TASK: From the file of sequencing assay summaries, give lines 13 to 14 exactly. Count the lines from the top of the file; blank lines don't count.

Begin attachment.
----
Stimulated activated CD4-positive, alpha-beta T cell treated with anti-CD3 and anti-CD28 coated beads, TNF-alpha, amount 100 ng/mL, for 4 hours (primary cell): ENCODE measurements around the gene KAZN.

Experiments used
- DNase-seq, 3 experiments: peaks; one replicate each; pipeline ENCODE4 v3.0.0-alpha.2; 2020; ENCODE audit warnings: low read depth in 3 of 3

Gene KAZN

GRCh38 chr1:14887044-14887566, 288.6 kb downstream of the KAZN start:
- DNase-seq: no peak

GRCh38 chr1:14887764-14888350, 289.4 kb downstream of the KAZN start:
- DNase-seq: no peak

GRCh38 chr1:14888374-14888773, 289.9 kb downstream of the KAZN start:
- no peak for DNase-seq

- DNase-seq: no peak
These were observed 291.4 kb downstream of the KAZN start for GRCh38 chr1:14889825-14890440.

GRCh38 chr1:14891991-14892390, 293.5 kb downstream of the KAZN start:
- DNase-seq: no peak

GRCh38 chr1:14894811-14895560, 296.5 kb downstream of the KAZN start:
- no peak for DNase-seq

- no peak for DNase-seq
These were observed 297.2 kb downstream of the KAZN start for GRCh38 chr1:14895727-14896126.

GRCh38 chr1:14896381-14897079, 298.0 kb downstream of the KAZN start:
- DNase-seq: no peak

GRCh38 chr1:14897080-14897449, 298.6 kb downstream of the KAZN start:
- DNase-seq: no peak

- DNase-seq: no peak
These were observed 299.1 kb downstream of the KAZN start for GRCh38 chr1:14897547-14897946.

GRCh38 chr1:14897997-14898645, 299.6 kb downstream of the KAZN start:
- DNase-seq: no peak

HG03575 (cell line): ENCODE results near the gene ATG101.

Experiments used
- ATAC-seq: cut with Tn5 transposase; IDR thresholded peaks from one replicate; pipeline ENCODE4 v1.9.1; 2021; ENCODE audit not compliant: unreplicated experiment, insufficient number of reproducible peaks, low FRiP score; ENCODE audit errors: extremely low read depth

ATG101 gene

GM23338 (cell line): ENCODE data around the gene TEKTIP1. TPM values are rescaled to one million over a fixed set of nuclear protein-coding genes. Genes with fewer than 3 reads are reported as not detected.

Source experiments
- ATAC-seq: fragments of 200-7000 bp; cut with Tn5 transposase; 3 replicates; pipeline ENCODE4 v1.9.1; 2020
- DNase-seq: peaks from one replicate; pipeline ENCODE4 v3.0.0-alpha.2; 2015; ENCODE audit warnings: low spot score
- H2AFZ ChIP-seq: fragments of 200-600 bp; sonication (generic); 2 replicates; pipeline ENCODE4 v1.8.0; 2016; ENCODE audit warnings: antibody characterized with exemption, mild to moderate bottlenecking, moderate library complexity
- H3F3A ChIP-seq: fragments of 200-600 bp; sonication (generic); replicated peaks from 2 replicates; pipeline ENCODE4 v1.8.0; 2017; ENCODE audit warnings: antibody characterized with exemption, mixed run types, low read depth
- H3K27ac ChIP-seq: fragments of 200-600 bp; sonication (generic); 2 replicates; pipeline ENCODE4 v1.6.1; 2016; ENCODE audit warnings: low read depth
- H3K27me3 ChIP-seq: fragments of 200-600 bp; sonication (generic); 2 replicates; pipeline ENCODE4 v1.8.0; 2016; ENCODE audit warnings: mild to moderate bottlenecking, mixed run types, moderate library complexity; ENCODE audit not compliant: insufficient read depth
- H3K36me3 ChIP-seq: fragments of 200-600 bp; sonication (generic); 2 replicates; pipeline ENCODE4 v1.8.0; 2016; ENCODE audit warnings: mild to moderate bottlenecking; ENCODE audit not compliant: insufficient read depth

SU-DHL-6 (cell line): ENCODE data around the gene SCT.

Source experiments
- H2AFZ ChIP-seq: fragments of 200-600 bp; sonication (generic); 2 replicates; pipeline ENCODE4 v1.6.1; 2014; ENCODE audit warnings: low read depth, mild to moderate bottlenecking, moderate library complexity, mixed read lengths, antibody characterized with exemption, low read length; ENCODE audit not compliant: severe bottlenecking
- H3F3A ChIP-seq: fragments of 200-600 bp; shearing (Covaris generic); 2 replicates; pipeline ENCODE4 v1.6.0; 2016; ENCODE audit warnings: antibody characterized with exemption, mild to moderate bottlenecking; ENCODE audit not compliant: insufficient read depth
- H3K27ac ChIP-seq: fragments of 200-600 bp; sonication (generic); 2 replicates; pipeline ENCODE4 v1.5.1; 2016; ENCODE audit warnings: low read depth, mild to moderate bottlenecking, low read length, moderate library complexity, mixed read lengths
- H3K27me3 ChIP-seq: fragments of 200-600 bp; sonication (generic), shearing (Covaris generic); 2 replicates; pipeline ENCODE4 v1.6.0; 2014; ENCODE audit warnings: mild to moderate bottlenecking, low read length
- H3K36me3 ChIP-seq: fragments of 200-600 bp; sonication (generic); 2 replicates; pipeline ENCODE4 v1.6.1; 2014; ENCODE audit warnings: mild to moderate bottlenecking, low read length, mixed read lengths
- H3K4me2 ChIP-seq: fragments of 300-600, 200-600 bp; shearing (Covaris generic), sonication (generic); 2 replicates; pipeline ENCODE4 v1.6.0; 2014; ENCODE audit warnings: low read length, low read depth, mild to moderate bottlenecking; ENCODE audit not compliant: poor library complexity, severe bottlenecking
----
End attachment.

GRCh38 chr1:14891991-14892390, 293.5 kb downstream of the KAZN start:
- DNase-seq: no peak